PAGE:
THE DSJ - NOVEMBER 2012

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STYLE

Best ofs:

a random assortment of the five best things

Best of Festive Pumpkin Recipes »

CHRISTINE SHEN, DSJ STYLE EDITOR

Pumpkin Cheesecake If you’re tired of pumpkin pie, try this easy and delicious pumpkin cheesecake recipe from Paula Deen. If you don’t want to make your own crust, just buy a premade one! Makes 8 servings Time: 5 hours 30 minutes (only 15 minutes active prep) Ingredients Crust: • 1 3/4 cups graham cracker crumbs • 3 tablespoons light brown sugar • 1/2 teaspoon ground cinnamon • 1 stick melted salted butter Filling: • 3 (8-ounce) packages cream cheese, at room temperature • 1 (15-ounce) can pureed pumpkin • 3 eggs plus 1 egg yolk • 1/4 cup sour cream • 1 1/2 cups sugar • 1/2 teaspoon ground cinnamon • 1/8 teaspoon fresh ground nutmeg • 1/8 teaspoon ground cloves • 2 tablespoon all-purpose flour • 1 teaspoon vanilla extract Directions Preheat oven to 350 degrees F. For crust: In medium bowl, combine crumbs, sugar and cinnamon. Add melted butter. Press down flat into a 9-inch springform pan. Set aside. For filling: Beat cream cheese until smooth. Add pumpkin puree, eggs, egg yolk, sour cream, sugar and the spices. Add flour and vanilla. Beat together until well combined. Pour into crust. Spread out evenly and place in oven for 1 hour. Remove from the oven and let sit for 15 minutes. Cover with plastic wrap and refrigerate for 4 hours.

Spiced Pumpkin Cider This yummy addition to traditional cider will make a fall flavored cider, similar to Starbucks’ pumpkin latte. *Note, this comes out thicker than traditional cider since it's made with pumpkin puree. For a thinner beverage, add more apple cider or water while you prepare it. Makes ~ 2 cups Time: 25 minutes Ingredients: • 1 cup pumpkin puree (not pumpkin pie mix) • 2 1/2 cups apple cider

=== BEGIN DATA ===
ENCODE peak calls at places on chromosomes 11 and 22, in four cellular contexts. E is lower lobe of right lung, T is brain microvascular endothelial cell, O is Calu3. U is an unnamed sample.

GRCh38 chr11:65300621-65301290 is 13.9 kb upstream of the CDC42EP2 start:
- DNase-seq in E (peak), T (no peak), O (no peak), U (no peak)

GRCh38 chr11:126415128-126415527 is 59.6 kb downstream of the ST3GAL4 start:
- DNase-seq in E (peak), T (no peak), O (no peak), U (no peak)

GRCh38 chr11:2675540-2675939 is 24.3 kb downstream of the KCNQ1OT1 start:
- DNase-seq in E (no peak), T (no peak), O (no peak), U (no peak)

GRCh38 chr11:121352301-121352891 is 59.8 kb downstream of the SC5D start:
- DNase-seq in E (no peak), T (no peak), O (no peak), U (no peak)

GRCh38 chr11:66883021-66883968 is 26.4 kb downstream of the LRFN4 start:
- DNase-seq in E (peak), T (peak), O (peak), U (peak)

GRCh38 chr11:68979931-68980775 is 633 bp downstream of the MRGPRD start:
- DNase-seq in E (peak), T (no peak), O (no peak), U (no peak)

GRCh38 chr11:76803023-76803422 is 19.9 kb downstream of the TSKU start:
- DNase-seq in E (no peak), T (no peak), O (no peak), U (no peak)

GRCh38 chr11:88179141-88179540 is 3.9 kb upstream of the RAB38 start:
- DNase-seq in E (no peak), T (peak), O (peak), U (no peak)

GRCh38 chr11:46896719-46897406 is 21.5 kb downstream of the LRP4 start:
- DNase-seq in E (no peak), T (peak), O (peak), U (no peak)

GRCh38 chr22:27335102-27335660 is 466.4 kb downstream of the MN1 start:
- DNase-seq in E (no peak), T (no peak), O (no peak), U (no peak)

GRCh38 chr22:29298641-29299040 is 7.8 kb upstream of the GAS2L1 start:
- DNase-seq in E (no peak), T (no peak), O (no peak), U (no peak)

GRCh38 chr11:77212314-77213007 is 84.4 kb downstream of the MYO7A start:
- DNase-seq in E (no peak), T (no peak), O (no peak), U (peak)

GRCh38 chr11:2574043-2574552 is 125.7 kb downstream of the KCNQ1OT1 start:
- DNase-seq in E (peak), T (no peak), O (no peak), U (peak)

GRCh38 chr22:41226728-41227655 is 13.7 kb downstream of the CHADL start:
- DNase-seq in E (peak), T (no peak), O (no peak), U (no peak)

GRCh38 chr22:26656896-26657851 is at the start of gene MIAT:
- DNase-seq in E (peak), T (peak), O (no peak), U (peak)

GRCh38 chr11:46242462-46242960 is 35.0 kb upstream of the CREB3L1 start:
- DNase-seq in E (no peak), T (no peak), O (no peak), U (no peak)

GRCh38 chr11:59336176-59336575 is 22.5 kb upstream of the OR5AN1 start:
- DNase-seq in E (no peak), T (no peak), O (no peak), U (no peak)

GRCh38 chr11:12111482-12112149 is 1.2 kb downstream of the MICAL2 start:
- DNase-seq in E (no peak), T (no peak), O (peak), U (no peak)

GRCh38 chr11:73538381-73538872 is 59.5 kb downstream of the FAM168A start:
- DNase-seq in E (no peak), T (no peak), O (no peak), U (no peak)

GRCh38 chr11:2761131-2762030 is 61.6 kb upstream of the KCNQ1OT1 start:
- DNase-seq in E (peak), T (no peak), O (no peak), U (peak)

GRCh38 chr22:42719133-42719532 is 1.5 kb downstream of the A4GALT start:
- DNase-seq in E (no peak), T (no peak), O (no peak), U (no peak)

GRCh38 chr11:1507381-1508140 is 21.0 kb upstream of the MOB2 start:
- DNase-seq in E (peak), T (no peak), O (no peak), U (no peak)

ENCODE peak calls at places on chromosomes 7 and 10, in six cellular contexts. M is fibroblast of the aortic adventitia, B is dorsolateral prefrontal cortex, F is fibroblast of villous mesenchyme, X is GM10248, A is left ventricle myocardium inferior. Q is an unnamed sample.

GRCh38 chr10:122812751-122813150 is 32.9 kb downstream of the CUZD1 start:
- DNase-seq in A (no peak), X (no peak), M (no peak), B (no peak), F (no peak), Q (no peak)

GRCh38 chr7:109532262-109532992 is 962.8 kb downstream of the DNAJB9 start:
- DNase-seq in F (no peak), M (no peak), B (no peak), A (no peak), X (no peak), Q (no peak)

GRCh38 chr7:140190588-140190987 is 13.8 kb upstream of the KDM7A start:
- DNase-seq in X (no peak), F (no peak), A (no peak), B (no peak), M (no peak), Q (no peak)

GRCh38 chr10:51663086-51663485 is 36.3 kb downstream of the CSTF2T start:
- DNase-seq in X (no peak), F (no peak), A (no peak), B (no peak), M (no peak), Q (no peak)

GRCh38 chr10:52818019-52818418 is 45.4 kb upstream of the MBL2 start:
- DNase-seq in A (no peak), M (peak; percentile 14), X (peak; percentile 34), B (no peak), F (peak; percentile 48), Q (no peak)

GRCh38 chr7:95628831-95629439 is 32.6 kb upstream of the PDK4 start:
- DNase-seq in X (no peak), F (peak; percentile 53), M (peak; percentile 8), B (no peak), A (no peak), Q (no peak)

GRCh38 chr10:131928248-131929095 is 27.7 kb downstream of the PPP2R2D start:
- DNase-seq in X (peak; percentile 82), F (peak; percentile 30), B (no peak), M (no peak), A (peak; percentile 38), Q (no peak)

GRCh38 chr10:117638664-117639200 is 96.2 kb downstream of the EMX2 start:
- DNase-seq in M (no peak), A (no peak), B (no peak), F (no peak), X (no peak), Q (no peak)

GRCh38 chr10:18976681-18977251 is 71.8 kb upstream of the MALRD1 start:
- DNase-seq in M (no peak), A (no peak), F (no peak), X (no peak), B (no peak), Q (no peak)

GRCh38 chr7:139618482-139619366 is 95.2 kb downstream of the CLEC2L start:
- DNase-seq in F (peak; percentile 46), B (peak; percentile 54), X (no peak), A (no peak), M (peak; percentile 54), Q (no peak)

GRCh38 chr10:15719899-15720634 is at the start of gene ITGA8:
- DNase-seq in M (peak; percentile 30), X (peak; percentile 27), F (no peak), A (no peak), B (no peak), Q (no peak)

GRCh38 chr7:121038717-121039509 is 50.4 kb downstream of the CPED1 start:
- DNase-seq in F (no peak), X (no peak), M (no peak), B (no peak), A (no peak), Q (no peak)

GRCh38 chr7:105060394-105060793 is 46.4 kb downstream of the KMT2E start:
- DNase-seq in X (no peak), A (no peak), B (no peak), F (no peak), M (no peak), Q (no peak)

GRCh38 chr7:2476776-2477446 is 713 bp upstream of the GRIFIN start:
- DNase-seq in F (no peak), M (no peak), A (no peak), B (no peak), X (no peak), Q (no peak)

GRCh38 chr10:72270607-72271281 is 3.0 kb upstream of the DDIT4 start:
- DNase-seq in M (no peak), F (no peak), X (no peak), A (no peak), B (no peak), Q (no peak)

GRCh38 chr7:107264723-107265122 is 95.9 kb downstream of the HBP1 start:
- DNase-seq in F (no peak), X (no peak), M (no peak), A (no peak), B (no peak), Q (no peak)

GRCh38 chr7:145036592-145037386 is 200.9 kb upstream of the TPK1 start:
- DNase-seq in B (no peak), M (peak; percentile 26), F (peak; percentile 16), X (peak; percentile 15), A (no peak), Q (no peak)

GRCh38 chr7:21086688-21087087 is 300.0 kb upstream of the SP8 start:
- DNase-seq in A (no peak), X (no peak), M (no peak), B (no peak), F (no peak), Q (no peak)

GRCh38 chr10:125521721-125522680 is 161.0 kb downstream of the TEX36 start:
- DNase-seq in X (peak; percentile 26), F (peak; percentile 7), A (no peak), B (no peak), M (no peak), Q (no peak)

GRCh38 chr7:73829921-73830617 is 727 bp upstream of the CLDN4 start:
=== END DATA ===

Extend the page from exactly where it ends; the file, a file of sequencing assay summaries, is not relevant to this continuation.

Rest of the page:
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• 1-1/2 teaspoons pumpkin pie spice • Cinnamon stick Directions: In a large pot, mix together the pumpkin puree, apple cider, pumpkin pie spice and the cinnamon stick. Bring mixture to a boil then reduce heat to low and simmer for at least 20 minutes. If mixture is too thick, add additional cider or water to thin it out. Strain the mixture through a mesh strainer to remove clumps and cinnamon stick. Add rum and mix. Serve warm. Add some spiced rum for a delicious over-21 treat! (Recipe from Yahoo)

Pumpkin Soup This vegetarian dish is creamy and under 150 calories per serving! Makes 6 servings Time: 25 minutes Ingredients • 2 tablespoons finely chopped onion • ½ teaspoon curry powder • ¼ teaspoon ground cumin • ¼ teaspoon ground coriander • ¼ teaspoon salt • 1 tablespoon butter or margarine • 2 15 ounce cans pumpkin • 2 14 ounce cans chicken broth • 1 tablespoon packed brown sugar or maple syrup (optional) • 1 cup half and half, light cream or milk • Dairy sour cream (optional) • Fresh sage leaves (optional) Directions In a large saucepan, cook onion, curry powder, cumin, coriander, and salt in hot butter until onion is tender. Whisk in pumpkin, chicken broth, and brown sugar or maple syrup, if desired, until well combined. Bring mixture just to boiling; reduce heat. Stir in half and half and heat through. If desired, garnish with sour cream and sage leaves. Makes 6 to 8 servings. (Recipe from Better Homes and Gardens)

5 November Movies You Don’t Want to Miss »

ANNA KIM, STAFF REPORTER